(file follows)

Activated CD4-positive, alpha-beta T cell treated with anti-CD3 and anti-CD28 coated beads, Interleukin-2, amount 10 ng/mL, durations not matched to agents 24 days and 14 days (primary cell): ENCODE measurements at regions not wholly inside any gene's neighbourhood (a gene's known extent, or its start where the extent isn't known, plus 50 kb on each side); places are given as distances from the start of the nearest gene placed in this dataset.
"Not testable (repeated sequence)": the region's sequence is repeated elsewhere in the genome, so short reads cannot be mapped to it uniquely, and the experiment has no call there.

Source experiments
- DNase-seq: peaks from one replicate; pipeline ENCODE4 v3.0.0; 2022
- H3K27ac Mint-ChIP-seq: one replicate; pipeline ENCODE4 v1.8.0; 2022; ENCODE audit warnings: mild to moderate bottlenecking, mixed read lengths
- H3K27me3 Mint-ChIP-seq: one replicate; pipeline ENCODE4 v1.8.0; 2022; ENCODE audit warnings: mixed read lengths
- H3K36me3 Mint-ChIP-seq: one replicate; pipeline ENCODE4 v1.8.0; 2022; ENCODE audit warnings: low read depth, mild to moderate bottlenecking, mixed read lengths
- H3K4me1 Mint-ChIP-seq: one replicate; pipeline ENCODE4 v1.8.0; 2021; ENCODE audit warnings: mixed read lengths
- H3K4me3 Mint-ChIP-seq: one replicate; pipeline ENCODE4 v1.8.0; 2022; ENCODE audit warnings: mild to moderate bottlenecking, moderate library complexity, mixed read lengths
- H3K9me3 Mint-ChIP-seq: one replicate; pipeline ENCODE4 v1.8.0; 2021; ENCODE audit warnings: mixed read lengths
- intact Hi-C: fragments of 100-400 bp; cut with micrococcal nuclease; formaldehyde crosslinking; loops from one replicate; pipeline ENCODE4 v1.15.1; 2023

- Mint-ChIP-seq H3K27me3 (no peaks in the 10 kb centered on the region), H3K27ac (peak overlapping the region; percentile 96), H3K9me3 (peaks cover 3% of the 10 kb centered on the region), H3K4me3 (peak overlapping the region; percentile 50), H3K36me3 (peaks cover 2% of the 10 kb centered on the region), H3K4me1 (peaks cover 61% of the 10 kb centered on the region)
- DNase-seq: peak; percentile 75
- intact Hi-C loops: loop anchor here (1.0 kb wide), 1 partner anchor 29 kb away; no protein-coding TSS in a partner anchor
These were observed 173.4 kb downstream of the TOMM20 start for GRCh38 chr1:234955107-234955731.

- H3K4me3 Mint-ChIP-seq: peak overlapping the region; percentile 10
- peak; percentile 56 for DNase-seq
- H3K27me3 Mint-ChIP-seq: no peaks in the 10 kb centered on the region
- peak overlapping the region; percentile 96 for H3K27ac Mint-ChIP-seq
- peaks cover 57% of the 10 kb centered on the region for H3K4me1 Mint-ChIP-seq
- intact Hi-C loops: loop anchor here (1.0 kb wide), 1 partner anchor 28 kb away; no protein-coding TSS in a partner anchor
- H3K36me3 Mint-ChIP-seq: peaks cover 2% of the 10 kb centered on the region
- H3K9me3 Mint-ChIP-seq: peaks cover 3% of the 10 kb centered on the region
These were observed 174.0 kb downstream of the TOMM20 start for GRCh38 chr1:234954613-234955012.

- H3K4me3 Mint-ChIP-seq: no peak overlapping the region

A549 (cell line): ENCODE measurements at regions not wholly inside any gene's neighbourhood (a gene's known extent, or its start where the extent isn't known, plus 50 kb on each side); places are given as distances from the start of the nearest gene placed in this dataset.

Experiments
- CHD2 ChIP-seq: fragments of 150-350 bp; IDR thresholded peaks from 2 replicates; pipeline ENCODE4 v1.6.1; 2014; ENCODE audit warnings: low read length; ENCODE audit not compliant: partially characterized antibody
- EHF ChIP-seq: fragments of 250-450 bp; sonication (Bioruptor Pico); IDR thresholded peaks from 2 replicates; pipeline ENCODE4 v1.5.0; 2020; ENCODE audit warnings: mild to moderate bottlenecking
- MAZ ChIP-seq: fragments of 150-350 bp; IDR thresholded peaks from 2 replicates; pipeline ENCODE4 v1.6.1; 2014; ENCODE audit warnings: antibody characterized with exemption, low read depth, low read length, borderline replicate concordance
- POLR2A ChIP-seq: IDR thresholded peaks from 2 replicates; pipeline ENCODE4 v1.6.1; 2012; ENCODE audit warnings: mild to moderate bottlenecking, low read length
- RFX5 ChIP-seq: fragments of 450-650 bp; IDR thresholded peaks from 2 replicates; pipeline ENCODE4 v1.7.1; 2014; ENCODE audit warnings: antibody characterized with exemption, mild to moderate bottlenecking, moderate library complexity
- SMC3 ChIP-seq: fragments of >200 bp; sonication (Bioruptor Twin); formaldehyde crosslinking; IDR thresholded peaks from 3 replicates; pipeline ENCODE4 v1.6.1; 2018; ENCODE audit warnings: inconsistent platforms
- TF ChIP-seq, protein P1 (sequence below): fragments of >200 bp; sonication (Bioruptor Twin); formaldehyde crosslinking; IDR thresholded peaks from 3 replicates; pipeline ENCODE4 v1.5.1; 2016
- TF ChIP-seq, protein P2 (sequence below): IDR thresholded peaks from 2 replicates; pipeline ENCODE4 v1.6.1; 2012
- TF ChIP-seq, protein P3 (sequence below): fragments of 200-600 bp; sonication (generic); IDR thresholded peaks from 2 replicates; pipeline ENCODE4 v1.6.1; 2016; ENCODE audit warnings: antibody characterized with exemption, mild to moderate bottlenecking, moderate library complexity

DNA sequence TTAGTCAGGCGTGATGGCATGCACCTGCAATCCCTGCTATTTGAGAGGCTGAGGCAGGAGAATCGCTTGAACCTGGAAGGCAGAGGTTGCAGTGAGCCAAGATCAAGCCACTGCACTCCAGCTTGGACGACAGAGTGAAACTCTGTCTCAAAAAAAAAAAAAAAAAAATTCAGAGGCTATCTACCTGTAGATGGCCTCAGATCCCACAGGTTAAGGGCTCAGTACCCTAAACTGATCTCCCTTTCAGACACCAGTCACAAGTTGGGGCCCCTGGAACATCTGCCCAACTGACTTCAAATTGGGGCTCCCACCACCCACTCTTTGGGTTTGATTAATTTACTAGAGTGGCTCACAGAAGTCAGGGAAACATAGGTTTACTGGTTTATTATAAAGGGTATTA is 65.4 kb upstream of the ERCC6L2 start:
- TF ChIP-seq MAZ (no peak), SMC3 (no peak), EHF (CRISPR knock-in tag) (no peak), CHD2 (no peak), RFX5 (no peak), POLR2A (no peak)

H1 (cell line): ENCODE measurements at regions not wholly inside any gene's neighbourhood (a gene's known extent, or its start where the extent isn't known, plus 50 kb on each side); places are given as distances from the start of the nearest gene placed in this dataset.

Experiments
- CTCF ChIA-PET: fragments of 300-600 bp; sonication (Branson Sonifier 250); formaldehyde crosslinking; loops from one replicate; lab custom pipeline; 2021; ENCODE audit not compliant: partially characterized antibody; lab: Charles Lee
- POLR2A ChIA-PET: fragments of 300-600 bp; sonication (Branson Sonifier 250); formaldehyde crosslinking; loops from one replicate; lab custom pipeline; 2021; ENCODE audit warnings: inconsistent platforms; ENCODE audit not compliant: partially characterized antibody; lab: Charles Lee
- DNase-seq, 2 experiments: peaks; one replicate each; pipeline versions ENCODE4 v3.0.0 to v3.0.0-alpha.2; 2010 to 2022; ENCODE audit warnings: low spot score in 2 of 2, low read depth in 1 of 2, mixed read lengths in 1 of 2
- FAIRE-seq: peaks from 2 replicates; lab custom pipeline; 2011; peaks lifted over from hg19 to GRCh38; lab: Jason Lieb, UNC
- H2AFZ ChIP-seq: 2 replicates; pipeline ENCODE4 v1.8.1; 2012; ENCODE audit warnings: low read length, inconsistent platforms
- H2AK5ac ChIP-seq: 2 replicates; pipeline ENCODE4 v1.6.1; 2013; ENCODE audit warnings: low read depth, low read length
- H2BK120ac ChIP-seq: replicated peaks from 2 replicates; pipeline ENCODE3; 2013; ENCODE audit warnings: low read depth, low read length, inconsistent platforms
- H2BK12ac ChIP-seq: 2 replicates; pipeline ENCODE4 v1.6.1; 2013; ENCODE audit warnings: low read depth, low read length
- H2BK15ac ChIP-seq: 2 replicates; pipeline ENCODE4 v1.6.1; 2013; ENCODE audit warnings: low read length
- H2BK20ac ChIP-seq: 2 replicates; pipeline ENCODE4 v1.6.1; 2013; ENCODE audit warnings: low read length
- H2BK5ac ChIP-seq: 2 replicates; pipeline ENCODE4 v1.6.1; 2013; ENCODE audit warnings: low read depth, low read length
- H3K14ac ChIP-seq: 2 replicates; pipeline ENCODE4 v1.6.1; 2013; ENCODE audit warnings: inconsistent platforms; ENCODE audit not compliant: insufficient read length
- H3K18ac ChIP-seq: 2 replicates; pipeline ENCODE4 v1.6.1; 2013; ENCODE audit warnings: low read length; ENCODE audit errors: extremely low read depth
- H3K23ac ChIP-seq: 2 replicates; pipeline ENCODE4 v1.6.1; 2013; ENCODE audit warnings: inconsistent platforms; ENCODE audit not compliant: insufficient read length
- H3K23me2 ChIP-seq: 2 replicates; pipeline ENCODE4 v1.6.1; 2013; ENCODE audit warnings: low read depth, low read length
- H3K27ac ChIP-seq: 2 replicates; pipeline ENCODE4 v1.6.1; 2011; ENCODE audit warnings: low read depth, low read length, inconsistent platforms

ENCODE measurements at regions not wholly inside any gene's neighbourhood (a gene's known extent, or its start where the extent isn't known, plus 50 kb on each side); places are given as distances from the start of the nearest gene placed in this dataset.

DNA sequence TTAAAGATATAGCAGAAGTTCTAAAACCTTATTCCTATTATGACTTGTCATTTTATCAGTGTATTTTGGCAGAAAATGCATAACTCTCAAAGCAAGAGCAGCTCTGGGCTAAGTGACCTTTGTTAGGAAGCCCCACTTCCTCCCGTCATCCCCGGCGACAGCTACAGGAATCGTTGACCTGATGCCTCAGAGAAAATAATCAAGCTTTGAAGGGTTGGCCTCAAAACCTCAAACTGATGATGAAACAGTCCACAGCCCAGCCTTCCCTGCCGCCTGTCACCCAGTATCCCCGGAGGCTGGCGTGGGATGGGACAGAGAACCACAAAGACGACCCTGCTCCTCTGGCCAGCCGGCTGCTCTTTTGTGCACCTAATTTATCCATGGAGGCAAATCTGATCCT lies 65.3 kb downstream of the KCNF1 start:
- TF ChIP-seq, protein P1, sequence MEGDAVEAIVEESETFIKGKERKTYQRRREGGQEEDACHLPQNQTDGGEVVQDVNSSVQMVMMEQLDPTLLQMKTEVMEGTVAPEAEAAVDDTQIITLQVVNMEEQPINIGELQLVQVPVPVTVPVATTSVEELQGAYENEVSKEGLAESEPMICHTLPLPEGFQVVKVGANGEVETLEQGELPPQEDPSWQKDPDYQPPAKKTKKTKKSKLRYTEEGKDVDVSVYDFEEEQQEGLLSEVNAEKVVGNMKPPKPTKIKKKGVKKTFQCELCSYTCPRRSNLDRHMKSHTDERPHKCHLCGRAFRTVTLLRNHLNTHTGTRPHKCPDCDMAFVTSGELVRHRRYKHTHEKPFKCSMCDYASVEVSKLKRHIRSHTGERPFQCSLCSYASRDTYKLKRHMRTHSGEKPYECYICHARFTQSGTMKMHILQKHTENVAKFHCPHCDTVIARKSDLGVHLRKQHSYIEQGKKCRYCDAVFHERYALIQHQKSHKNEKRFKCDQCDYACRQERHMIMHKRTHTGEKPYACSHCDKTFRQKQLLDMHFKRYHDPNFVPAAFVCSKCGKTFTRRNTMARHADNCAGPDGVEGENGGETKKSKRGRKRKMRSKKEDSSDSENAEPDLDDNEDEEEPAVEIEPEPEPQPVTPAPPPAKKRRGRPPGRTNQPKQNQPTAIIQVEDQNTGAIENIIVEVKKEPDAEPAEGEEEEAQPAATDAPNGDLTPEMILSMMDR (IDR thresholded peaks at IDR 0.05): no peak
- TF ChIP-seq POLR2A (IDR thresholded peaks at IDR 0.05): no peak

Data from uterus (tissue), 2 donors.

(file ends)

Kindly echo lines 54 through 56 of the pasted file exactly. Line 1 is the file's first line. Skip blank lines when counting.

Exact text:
- H3K23ac ChIP-seq: 2 replicates; pipeline ENCODE4 v1.6.1; 2013; ENCODE audit warnings: inconsistent platforms; ENCODE audit not compliant: insufficient read length
- H3K23me2 ChIP-seq: 2 replicates; pipeline ENCODE4 v1.6.1; 2013; ENCODE audit warnings: low read depth, low read length
- H3K27ac ChIP-seq: 2 replicates; pipeline ENCODE4 v1.6.1; 2011; ENCODE audit warnings: low read depth, low read length, inconsistent platforms